PWD editors have nominated some 140 documents for transcription. Those users have produced an impressive range of transcriptions, including 80 finished documents. In addition, we have monitored and responded to dozens of questions from transcribers, using both the “talk” feature and e-mail support. Each day the archive grows, as we add newly completed transcriptions and as editors nominate new ones.

As we continue forward with the project, users may still register for a transcription account.

Why Build Another Navy?

May 17th, 2011

Meeting in a waterfront Philadelphia tavern in 1775,  the Marine Committee of the Continental Congress, (which included John Adams as a member),  decided to form the Continental Navy, authorizing construction of thirteen frigates.  Since the British had tended to jealously guard its own  ship building industry,  the Colonists would take time developing one for themselves.  Thus in the meantime, some of the first war ships were simply converted merchant vessels and commissioned privateers.  As the war progressed, these makeshift war vessels would prove a bit more successful than the Continental Navy’s ships, most of which were either captured or destroyed by the Royal Navy.  Even John Paul Jones’ illustrious Bonhomme Richard, though victorious over HMS Serapis, sank off the coast of England.  In any event, by the end of the war, only a handful of the estimated sixty-five ships that served in the Continental Navy survived, and in 1785 Congress auctioned the last vessel of the Continental Navy to a private owner. As late as the 1900s, remnants of the 36  gun frigate Alliance, known for having fired the last shot of the war, could be seen resting on a mud bar along the Delaware River.

While there might have been talk about building another Navy, legislative discussions tended to hit a dead end over matters of  funding, taxes, and the increased power and authority a Navy might give to a new central government.  Then America found itself drawn into European affairs as the Algerians closed off  access to lucrative Mediterranean markets by seizing her ships and cargo and enslaving and ransoming the crew. This drove up maritime insurance rates and bankrupted merchant houses, some of which operated out of Philadelphia, the seat of government at the time. After some political wrangling, some of it regional,  and some along Federalist-Republican partisan lines, Congress authorized funds to build six frigates.  In this letter, Secretary of War Knox asks to meet with Philadelphia Quaker and master ship builder Joshua Humphreys to discuss the design of proposed frigates.

Their names? During the initial design stages, the frigates were simply designated A-F.  Later, the names would be chosen by the War Department,  some as symbols of the  new U.S. Constitution.  Their names and place built included: Portsmouth New Hampshire, Congress; Boston, Constitution; New York, President; Philadelphia, United States; Norfolk, Chesapeake; and Baltimore, Constellation.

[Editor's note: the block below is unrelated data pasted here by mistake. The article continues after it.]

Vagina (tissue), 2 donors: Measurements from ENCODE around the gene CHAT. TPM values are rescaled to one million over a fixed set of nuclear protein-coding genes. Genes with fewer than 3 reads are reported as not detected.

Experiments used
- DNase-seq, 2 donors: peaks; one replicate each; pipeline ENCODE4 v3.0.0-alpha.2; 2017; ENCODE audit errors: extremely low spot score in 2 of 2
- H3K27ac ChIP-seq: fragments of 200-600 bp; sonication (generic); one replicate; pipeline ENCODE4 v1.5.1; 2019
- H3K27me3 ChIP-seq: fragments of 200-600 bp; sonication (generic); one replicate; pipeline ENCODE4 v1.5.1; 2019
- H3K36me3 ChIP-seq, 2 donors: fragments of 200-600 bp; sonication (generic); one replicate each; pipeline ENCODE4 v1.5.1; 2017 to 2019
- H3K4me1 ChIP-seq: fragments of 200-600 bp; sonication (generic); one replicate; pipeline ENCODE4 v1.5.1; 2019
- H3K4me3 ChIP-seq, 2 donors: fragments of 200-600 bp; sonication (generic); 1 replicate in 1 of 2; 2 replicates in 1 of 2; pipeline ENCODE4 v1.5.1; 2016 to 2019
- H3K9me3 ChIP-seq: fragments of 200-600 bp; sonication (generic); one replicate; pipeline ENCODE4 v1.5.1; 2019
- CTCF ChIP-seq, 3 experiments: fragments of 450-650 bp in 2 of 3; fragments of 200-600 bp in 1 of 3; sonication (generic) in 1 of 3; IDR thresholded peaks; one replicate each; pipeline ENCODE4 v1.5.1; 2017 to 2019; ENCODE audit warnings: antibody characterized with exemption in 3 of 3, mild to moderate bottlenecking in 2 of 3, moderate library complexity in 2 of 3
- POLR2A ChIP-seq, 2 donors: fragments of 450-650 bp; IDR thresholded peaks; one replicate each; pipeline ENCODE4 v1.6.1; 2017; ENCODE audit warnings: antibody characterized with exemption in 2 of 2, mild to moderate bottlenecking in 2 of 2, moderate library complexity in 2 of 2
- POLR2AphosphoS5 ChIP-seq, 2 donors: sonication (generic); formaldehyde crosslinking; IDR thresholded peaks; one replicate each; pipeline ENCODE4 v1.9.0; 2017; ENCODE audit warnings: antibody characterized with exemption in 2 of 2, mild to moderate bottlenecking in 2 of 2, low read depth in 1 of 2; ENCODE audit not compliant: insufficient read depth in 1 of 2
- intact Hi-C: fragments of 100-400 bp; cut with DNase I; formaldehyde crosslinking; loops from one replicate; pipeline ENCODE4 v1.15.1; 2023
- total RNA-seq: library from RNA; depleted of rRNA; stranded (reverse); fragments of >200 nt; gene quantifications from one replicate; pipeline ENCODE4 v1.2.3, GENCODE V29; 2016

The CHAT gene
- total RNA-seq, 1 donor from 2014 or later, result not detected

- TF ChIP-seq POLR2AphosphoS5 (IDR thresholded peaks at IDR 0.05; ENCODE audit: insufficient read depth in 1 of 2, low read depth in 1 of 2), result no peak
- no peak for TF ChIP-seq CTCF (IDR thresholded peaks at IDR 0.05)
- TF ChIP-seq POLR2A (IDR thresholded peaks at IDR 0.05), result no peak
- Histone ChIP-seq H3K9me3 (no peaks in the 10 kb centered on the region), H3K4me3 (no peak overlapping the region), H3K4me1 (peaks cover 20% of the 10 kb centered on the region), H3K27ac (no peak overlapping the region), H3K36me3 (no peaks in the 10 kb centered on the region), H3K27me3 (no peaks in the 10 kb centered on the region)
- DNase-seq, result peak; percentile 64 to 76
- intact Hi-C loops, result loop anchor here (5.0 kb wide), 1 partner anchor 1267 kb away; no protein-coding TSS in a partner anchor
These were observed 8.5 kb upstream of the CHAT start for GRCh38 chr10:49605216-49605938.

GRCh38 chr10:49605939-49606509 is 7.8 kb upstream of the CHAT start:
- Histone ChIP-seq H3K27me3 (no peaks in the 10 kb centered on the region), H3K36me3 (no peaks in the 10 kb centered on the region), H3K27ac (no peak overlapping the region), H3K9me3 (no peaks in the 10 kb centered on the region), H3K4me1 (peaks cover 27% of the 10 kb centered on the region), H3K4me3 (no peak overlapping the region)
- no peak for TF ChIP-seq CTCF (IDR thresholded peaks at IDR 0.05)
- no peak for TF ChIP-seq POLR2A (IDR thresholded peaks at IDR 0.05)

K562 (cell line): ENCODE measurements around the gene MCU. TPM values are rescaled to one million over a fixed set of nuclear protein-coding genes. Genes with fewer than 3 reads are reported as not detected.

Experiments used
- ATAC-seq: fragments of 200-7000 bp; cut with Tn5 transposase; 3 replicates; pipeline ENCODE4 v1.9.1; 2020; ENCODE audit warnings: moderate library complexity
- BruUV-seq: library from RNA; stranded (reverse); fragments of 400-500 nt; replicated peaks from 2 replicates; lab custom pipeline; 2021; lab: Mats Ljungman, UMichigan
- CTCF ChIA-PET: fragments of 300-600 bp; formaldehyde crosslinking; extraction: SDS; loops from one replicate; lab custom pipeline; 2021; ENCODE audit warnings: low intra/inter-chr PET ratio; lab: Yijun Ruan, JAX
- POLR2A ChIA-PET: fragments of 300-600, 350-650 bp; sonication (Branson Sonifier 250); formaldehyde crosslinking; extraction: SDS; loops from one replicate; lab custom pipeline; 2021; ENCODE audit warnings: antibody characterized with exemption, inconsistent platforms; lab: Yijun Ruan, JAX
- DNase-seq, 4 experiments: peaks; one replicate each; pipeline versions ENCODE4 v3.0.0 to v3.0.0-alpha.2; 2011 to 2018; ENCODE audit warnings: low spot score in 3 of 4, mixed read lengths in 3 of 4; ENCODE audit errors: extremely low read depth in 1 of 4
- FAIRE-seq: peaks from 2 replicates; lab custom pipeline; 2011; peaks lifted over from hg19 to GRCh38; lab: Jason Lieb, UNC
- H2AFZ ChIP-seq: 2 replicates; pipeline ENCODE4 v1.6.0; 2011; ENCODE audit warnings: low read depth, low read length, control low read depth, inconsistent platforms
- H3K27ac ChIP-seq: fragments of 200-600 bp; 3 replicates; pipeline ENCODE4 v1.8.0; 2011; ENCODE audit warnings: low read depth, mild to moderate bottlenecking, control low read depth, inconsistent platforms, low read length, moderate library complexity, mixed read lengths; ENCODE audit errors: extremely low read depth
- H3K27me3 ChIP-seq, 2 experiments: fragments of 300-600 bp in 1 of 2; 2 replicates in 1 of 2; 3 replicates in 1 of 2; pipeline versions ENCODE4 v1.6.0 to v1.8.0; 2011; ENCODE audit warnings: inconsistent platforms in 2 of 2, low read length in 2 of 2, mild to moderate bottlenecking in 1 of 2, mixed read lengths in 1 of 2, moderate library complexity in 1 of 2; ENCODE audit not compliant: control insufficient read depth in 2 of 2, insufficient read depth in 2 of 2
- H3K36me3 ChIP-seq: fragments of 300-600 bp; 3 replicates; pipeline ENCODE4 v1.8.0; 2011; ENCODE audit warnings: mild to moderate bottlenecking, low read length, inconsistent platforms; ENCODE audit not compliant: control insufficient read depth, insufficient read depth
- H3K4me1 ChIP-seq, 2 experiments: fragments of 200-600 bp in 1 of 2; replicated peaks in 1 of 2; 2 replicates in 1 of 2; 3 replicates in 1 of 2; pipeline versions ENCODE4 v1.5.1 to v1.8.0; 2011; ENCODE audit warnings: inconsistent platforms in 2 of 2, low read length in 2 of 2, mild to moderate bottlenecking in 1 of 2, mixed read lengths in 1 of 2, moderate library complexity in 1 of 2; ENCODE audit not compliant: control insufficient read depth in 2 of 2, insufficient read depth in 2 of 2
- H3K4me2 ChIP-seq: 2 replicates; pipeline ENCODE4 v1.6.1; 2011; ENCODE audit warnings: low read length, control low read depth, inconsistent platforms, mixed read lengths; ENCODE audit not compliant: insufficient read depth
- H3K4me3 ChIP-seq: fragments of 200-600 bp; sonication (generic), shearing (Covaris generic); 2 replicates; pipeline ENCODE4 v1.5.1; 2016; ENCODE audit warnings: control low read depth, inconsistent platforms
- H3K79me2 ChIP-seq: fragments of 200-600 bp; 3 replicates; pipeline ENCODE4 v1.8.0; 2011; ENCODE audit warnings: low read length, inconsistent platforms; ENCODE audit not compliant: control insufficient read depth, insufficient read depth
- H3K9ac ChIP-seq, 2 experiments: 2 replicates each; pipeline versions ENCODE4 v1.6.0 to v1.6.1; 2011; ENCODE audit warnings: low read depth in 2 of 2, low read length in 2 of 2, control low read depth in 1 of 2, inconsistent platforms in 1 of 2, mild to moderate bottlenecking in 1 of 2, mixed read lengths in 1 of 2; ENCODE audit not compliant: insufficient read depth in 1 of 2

Allowance of Spirits

May 3rd, 2011

It was common in the late 18th century American army to provide a daily allowance of “spirits” to each soldier. Generally the allowance was measured in “gills,” a gill being the equivalent of four fluid ounces.  Section 6 of  “An Act to augment the Army of the United States” specifically provided that “…every non-commissioned officer, private and musician shall receive daily…a gill of rum, brandy, or whiskey.” (1 Stat. 604-05) [July 16, 1798]  However, Congress must have had second thoughts about the allowance because only eight months later, section 22 of a law entitled “An Act for the better organizing of the Troops of the United States (1 Stat. 749-55) [March 3, 1799]  stated “That it shall be lawful for the commander-in-chief of the army, or the commanding officer of any separate detachment or garrison thereof, at his discretion, to cause to be issued, from time to time to the troops under his command…rum, whiskey, and other ardent spirits in quantities not exceeding half a gill to each man per day…” In his General Orders of June 13, 1799, Inspector General Alexander Hamilton discussed “issuing Liquor to the Troops” and directed that the allowance for each man should be a half gill per day “whenever the Contractors can furnish the supply.” He added, however, that commanders had the discretionary power of “issuing for fatigue service or on Extraordinary Cases.” In other words, commanders could reward their men for additional work or exceptional service with additional rations of liquor.  When Hamilton discussed the matter in his letter of August 26, 1799 to John J. U. Rivardi, he observed that although most men had enlisted when the allowance of spirits was half-gill per day “…Those who entered the Service whilst the act of Congress which allows a gill pr. day was in force…have some colour to contend that the witholding from them of any part of that allowance would be a breach of contract.” Hamilton’s comment would seem to indicate that the allowance of spirits was a significant factor in the decision of those who enlisted in the army. Indeed, it may have been so significant  that cutting that allowance in half might constitute a legal justification for terminating the enlistment.